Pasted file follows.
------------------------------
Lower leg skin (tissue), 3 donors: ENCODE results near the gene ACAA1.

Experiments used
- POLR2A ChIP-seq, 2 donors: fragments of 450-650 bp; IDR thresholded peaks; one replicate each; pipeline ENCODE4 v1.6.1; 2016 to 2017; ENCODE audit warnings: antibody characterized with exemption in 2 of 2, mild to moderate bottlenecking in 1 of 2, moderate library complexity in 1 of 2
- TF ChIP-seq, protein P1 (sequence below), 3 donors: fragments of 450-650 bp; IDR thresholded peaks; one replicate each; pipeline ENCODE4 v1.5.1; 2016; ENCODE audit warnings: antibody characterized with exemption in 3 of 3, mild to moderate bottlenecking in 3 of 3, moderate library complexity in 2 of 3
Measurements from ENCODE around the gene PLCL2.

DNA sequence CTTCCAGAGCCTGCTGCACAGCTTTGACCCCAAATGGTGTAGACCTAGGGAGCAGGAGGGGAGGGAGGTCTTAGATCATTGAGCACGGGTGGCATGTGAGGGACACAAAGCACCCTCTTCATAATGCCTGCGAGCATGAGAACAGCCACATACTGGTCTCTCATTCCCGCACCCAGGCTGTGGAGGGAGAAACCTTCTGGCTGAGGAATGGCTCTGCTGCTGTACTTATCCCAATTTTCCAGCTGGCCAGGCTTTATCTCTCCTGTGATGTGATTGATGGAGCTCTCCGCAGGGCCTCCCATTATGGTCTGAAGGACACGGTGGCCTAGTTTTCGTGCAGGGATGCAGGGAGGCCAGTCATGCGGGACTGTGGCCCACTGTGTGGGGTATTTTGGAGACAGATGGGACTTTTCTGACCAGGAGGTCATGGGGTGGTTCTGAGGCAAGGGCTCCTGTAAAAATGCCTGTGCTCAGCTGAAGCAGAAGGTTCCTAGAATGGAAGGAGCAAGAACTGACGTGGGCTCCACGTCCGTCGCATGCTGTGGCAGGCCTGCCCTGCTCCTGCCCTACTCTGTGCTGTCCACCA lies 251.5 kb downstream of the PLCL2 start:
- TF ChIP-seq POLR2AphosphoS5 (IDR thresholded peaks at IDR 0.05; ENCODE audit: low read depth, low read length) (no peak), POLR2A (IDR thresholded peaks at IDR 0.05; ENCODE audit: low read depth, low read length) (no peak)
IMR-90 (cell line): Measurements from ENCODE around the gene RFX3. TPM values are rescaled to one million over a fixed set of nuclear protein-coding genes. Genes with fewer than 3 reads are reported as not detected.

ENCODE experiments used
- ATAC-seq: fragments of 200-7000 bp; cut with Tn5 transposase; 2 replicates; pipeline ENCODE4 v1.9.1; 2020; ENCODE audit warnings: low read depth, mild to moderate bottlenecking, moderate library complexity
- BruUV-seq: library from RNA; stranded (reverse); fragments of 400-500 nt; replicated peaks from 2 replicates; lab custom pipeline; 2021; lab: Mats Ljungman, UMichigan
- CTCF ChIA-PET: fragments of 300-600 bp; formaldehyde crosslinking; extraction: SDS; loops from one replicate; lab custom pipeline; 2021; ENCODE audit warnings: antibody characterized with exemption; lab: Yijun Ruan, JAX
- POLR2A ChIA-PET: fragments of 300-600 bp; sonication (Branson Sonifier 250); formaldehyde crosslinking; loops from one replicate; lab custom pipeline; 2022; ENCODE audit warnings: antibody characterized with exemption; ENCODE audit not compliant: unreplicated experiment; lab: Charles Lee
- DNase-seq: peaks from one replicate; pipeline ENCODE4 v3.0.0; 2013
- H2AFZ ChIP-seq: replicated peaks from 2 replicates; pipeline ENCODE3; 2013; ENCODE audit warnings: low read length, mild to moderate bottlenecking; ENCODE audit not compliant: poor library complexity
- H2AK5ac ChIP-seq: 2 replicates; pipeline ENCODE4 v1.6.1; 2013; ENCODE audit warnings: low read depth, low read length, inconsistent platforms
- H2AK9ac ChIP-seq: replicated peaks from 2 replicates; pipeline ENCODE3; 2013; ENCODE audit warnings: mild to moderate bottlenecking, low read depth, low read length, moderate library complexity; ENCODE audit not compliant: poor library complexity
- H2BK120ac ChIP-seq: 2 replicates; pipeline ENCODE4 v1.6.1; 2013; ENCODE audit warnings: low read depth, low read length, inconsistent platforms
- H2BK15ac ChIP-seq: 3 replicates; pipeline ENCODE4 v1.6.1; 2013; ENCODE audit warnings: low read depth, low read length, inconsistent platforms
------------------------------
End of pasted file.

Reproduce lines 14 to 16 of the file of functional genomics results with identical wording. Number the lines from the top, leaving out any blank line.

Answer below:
- DNase-seq: peaks from one replicate; pipeline ENCODE4 v3.0.0; 2013
- H2AFZ ChIP-seq: replicated peaks from 2 replicates; pipeline ENCODE3; 2013; ENCODE audit warnings: low read length, mild to moderate bottlenecking; ENCODE audit not compliant: poor library complexity
- H2AK5ac ChIP-seq: 2 replicates; pipeline ENCODE4 v1.6.1; 2013; ENCODE audit warnings: low read depth, low read length, inconsistent platforms